Density, I suppose being an absolute.
Ok down the rabbit hole we go
Mass Density or Density is the property of a material that is the
mass of a homogenous volume of that material. It is typically
expressed in mass per unit volume like grams per cubic centimeter.
It it does change with temperature and pressure so it is reported at
a standard temperature and pressure 273.15 K (0.00 C) and 100 kPa
(0.987 atm). But such changes are not a permanent change, it will
return to its standard density at 273.15 K (0.00 C) and 100 kPa
So you distinguish between the density of the underlying material
and that of the finish object. Would the term be Relative density
or specific weight or specific gravity
Specific gravity is another expression for density as a multiple of
the weight of the same volume of water or air.
What is the proper term to be applied here? So I have two blocks
of swish cheese. one as cut from the wheel and the other cut from
the wheel, dropped on the floor and stepped upon.
You could try to differentiate between volumetric density and mass
density but often people will use volumetric density to refer to
mass density. To really confuse things there is a term called bulk
density that is used to define mass/volume of a powder or granular
You say both are of the same density..... Both weigh the same. one
takes up less space.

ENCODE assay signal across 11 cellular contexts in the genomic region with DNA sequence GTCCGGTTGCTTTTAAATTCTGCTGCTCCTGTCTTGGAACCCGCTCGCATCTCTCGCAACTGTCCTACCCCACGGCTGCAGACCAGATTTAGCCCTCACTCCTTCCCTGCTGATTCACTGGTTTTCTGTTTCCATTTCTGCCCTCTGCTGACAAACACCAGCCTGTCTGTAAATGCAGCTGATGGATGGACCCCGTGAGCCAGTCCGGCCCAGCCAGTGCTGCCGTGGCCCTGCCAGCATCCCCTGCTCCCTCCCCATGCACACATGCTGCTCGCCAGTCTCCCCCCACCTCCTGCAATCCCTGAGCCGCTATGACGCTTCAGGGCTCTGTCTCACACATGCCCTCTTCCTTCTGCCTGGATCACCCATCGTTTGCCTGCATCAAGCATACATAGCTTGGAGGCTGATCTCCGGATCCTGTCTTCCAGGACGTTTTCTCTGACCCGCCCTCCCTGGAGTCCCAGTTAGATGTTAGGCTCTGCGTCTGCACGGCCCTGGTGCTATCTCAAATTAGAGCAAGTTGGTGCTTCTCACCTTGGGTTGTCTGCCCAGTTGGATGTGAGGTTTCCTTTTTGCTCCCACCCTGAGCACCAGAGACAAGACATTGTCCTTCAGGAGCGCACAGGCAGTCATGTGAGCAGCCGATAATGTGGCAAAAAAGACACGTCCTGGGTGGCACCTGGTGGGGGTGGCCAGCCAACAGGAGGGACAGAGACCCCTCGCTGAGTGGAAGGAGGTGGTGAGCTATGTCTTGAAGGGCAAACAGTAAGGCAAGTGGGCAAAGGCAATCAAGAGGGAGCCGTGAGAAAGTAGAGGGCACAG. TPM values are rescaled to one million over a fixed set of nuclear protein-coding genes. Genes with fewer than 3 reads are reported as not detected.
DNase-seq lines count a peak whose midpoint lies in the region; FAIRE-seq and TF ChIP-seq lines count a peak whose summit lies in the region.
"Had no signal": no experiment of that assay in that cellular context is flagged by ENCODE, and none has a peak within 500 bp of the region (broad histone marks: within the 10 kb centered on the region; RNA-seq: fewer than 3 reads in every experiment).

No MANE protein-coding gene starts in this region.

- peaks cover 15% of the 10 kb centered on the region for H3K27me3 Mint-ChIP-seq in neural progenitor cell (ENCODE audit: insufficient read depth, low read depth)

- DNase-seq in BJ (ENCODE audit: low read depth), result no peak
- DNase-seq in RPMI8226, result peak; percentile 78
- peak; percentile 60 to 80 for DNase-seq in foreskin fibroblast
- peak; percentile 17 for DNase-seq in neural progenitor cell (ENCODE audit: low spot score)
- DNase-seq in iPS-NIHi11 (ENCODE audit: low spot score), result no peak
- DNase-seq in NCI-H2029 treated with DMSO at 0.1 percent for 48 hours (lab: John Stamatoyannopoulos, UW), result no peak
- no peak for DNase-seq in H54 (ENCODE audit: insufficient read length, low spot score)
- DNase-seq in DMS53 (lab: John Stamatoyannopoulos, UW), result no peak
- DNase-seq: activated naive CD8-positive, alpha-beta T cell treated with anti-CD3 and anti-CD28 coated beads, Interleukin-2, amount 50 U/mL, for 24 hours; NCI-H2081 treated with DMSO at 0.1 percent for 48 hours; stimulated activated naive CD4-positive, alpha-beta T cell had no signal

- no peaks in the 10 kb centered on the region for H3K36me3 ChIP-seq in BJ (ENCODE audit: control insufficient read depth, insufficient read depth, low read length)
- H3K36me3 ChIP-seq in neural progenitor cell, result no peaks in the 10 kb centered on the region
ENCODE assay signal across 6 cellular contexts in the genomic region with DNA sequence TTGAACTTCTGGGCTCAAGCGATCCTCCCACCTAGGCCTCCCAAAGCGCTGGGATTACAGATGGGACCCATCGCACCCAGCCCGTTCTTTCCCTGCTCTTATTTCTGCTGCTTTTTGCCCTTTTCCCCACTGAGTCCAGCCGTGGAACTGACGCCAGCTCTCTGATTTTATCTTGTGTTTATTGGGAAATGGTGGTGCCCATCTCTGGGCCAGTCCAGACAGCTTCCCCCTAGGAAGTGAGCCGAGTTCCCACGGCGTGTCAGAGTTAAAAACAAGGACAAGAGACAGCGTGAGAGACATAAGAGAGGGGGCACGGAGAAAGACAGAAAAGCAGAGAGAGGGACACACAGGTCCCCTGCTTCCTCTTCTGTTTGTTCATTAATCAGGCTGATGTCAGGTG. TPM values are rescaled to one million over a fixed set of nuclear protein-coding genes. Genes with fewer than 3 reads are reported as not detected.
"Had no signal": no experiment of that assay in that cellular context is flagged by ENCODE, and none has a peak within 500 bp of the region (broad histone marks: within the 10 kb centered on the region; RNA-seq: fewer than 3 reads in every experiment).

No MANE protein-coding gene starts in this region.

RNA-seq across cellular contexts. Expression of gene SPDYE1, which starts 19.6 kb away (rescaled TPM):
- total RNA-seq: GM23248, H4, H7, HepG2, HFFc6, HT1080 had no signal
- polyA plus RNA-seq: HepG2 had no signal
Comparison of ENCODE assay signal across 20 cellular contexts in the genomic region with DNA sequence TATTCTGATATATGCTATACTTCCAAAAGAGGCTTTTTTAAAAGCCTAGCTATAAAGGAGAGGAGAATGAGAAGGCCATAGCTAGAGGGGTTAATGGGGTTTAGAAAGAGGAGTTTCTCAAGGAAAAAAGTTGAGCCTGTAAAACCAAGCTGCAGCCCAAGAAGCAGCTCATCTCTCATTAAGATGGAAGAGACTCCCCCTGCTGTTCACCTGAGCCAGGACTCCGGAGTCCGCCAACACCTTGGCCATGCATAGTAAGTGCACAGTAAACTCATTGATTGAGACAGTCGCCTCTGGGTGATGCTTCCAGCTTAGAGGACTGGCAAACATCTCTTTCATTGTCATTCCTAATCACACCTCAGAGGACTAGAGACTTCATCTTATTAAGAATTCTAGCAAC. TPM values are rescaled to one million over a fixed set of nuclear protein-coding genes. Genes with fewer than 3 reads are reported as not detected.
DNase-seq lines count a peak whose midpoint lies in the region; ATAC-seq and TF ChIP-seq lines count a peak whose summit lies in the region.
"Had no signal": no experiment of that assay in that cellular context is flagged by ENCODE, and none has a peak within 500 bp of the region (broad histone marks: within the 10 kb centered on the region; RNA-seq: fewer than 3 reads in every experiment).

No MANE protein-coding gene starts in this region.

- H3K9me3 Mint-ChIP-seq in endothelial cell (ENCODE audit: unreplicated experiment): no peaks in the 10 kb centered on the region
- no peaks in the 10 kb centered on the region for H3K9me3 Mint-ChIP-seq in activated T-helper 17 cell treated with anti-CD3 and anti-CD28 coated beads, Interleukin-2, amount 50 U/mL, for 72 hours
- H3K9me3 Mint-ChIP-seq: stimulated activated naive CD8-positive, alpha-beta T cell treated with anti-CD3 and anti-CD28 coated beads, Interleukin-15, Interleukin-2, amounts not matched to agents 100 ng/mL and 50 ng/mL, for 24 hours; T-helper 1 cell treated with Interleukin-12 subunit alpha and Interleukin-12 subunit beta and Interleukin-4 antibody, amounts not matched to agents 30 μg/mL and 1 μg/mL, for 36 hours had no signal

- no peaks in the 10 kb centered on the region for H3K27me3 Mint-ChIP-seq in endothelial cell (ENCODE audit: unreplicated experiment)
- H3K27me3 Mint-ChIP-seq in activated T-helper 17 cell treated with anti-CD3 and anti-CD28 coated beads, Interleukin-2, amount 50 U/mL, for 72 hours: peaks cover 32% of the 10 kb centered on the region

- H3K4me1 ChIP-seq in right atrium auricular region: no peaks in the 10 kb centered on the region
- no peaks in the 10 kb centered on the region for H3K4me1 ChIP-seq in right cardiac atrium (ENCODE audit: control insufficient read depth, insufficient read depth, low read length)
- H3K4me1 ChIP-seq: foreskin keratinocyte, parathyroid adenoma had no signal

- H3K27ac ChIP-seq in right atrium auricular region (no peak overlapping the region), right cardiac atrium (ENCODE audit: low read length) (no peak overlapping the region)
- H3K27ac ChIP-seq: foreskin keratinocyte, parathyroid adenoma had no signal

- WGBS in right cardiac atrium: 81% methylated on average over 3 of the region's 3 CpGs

That is the point of the homogenous term in the definition of
HIP precesses are used to densify casting. it is one of the major
So a little loose in terminology, it does heal internal voids but
will not fix any porosity that has a path to the surface so it only
fixes isolated voids
Of course if we could get the porosity to all form on the outside
of the casting things would be different.
It is possible for two wrought products to be different as
one could have gas absorbed into interstitial spaces and be thus
heavier. embrittled perhaps, but. no larger in volume.
Oxides or nitrides would have a lower density than the metal and of
course now aren’t homogenous.
one could have micro cracks one could have lattice displacements.
i. e. dislocations.
So you raise good points that show how complex this could get but
the point I was trying to make is die striking will not change the
mass density of the metal, that is a property of the metal itself.
James Binnion Metal Arts